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Published on June 02, 2020

Physical therapy during COVID-19

COVID Physical Therapy

Physical therapy is normally a very hands-on type of treatment, making it seem like an unlikely choice for telehealth appointments. But while they are not as ideal as an in person visit, they are a great option for certain patients during this time of keeping a safe distance. Last week the Cape Cod Hospital Rehabilitation Services and their three satellite clinics began to schedule telehealth visits.

“There are a lot of things we can do,” said Director of Rehabilitation Services Julie Drake, PT, DPT. “We can’t do specific strength testing and we can’t do any manual therapy, obviously, so our therapists are doing function-based activities, like sit to stand and postural exercises. They are instructing patients in gait training exercises, core strengthening, shoulder exercises and leg strengthening. If people have TheraBands or weights at home we can advise them on how to use those.”

Telehealth appointments would be appropriate for those with chronic issues like back pain, neck pain, balance problems, orthopedic issues, or general deconditioning, she said. They would also work well for patients who are already familiar with physical therapy because they may already have had some education about movement and what some appropriate exercises may be for them and how to do them safely.

In addition to physical therapists, occupational therapists and speech therapists are also doing telehealth appointments.

“An occupational therapist would be primarily looking at activities of daily living with people in their homes,” Drake said. “Again, it’s more function-based activities and maybe suggesting modifications to their home environment to help make it easier for them to perform their activities of daily living, whether it’s cooking, feeding, bathing or dressing.”

Our speech and language pathologists are also finding it very effective to provide telehealth visits for their patients, particularly for the pediatric patients. They can continue with their therapy while remaining safe in their home environment.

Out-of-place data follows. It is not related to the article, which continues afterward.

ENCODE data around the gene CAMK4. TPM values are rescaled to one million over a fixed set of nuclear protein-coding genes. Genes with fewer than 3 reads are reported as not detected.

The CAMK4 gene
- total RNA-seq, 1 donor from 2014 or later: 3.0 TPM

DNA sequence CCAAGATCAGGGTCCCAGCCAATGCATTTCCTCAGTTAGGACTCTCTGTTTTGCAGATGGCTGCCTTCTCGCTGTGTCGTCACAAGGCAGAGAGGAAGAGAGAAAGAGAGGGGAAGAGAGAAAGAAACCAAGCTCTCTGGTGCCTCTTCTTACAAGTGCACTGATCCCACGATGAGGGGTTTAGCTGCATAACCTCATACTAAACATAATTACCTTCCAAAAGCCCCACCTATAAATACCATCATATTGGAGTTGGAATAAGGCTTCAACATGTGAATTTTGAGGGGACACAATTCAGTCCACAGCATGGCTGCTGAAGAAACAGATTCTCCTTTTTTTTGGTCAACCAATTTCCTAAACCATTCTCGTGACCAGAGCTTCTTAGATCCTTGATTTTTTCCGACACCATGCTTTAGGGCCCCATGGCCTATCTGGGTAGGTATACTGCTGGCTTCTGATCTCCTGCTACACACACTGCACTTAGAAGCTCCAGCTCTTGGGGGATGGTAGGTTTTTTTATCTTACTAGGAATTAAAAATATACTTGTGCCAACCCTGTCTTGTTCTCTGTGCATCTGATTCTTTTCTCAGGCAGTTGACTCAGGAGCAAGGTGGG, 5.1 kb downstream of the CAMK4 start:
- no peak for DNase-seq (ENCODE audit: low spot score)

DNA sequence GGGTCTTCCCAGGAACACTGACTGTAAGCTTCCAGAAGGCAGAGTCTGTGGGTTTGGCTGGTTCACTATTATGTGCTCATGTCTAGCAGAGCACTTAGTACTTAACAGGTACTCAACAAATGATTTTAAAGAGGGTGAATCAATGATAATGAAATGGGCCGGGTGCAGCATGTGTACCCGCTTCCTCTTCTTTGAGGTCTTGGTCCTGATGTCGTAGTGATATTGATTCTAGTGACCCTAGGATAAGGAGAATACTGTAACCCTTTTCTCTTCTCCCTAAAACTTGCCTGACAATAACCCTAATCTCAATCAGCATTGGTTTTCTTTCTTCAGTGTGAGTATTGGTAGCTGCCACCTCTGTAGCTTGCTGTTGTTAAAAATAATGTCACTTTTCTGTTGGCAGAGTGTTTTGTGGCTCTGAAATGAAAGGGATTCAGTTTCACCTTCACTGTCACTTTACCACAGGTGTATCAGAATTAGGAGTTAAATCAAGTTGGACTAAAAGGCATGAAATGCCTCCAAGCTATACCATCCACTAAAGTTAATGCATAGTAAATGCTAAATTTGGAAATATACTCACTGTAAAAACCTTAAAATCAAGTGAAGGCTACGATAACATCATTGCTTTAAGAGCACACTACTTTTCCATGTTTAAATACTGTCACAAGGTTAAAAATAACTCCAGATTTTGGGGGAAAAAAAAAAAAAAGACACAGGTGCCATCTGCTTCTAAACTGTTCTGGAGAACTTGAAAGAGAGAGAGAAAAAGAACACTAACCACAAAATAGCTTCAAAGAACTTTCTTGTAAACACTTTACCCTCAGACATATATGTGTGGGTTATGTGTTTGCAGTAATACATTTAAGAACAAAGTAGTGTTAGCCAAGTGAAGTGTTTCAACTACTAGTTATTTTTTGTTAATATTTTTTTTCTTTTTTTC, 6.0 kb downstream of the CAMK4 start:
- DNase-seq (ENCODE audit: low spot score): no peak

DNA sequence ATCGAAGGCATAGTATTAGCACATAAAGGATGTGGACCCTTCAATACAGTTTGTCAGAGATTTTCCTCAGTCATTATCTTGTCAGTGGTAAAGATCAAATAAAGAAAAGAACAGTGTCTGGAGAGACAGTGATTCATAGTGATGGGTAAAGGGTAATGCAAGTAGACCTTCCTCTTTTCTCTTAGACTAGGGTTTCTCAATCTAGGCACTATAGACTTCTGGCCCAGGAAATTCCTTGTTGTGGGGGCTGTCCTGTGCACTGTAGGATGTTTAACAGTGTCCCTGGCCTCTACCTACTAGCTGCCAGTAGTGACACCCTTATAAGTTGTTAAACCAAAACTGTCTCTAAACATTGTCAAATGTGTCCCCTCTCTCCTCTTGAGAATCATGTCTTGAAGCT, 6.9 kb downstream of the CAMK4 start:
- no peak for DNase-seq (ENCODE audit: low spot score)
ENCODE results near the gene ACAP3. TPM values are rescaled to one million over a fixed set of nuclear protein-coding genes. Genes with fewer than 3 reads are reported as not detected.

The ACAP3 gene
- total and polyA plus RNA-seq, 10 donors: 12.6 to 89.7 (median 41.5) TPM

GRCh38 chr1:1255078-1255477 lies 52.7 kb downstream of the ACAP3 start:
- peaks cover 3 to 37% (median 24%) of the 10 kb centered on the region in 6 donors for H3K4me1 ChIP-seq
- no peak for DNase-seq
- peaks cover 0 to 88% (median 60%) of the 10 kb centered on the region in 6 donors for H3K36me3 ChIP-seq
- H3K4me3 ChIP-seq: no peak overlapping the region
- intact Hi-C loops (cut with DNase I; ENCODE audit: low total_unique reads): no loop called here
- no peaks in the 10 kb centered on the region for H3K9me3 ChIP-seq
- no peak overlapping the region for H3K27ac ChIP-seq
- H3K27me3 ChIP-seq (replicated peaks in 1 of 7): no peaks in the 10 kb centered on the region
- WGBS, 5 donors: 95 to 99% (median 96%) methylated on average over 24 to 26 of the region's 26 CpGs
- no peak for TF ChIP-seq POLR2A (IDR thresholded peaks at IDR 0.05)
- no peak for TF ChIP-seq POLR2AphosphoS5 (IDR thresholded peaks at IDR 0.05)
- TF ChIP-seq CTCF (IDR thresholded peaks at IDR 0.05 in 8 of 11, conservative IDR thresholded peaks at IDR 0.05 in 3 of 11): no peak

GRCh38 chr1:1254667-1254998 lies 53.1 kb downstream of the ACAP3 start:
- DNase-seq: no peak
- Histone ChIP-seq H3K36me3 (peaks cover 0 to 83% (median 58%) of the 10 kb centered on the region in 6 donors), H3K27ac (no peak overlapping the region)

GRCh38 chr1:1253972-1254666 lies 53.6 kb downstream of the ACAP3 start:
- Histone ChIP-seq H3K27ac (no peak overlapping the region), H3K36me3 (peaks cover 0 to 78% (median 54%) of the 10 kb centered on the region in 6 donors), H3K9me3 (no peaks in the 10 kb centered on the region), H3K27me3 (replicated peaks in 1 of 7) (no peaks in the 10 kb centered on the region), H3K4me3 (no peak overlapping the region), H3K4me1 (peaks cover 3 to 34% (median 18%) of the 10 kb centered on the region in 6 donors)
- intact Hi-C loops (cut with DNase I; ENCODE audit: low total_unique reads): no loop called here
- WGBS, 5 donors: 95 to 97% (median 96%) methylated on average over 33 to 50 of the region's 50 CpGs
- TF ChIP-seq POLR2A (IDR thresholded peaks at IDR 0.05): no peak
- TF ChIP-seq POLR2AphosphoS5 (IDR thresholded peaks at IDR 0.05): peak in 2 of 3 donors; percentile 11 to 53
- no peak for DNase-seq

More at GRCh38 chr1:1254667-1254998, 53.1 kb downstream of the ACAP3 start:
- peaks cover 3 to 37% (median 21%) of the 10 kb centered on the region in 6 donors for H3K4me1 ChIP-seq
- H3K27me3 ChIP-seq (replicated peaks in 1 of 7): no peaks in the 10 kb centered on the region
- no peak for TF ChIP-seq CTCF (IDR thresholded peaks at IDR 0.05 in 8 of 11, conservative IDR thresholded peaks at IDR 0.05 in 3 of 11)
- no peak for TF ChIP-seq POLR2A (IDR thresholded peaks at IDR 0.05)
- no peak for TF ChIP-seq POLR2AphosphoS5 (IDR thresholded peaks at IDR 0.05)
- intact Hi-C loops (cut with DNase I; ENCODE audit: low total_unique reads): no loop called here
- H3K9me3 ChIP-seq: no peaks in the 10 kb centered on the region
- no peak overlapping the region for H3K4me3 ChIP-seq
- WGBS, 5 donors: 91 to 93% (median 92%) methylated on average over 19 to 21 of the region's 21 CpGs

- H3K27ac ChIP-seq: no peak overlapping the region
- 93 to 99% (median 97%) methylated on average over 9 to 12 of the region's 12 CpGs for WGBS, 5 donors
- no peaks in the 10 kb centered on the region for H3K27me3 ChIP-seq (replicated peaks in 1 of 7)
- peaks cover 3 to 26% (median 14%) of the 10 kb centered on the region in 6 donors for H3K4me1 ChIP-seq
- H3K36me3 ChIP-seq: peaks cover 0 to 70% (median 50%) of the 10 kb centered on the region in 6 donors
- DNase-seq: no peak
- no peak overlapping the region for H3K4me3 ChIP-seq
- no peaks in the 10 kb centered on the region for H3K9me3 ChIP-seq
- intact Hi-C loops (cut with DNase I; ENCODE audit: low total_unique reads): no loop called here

For patients who are appropriate for telehealth visits, Drake offers this suggestion for success: Make sure you are in a well-lit room with plenty of space to do the actual exercises.

The clinic has been set up for the physical therapists to have a separate office space to do the visits, in order to ensure patient privacy. The office space has good lighting and is large enough for the physical therapists to be able to demonstrate the exercises, Drake said.

At this time, AllWays Health Partners insurance is the only insurance that does not cover telehealth visits, but Medicare and most other private insurance companies do.

In-Person Visits

Some patients, like those who have just had surgery, those with acute injuries or those whose conditions would regress without it, still need to do physical therapy in person. For those patients, Rehabilitation Services at Cape Cod Hospital are open at all three of their outpatient locations at Attucks Lane in Hyannis, Old Colony Way in Orleans and Main Street in Chatham.

“We’re screening everyone,” Drake said. “We have a questionnaire that we have each patient fill out on arrival. We take their temperature and we give them a mask, and all of the staff have to do the same. They all have to sign in and answer the same screening questions about fever and cough and exposure and they wear the PPE as well.”

Patients need to call to be screened for an appointment to see if it would be appropriate to come into the clinic, she said. Some patients will be evaluated in person for their initial visit and then switch to telehealth visits. Others will do telehealth visits, exclusively.

“We will decide what the best and safest option is for the patient based on our screening questions,” she said.